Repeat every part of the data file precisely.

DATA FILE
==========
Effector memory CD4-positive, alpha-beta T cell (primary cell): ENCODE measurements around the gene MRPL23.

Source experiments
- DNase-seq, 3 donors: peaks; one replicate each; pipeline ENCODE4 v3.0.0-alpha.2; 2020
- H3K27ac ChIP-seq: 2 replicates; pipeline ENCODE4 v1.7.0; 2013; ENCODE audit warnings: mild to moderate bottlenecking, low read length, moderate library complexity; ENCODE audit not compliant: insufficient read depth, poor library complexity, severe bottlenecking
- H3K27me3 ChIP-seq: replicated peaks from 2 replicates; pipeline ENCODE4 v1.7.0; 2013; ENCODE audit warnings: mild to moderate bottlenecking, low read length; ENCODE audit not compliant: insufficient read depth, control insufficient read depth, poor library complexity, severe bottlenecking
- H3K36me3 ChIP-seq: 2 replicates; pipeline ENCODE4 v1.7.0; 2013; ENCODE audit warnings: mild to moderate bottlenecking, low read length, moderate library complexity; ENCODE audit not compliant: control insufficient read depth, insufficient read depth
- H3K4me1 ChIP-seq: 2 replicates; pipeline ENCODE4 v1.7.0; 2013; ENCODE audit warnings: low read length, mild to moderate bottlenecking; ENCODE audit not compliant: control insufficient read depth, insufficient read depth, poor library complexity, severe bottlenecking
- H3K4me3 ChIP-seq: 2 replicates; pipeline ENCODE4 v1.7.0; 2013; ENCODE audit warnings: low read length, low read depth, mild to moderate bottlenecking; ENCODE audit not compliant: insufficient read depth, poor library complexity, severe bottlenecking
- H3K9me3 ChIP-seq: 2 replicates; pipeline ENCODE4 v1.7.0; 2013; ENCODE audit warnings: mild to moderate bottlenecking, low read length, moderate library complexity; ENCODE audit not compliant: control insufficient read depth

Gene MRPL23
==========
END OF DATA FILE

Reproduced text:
Effector memory CD4-positive, alpha-beta T cell (primary cell): ENCODE measurements around the gene MRPL23.

Source experiments
- DNase-seq, 3 donors: peaks; one replicate each; pipeline ENCODE4 v3.0.0-alpha.2; 2020
- H3K27ac ChIP-seq: 2 replicates; pipeline ENCODE4 v1.7.0; 2013; ENCODE audit warnings: mild to moderate bottlenecking, low read length, moderate library complexity; ENCODE audit not compliant: insufficient read depth, poor library complexity, severe bottlenecking
- H3K27me3 ChIP-seq: replicated peaks from 2 replicates; pipeline ENCODE4 v1.7.0; 2013; ENCODE audit warnings: mild to moderate bottlenecking, low read length; ENCODE audit not compliant: insufficient read depth, control insufficient read depth, poor library complexity, severe bottlenecking
- H3K36me3 ChIP-seq: 2 replicates; pipeline ENCODE4 v1.7.0; 2013; ENCODE audit warnings: mild to moderate bottlenecking, low read length, moderate library complexity; ENCODE audit not compliant: control insufficient read depth, insufficient read depth
- H3K4me1 ChIP-seq: 2 replicates; pipeline ENCODE4 v1.7.0; 2013; ENCODE audit warnings: low read length, mild to moderate bottlenecking; ENCODE audit not compliant: control insufficient read depth, insufficient read depth, poor library complexity, severe bottlenecking
- H3K4me3 ChIP-seq: 2 replicates; pipeline ENCODE4 v1.7.0; 2013; ENCODE audit warnings: low read length, low read depth, mild to moderate bottlenecking; ENCODE audit not compliant: insufficient read depth, poor library complexity, severe bottlenecking
- H3K9me3 ChIP-seq: 2 replicates; pipeline ENCODE4 v1.7.0; 2013; ENCODE audit warnings: mild to moderate bottlenecking, low read length, moderate library complexity; ENCODE audit not compliant: control insufficient read depth

Gene MRPL23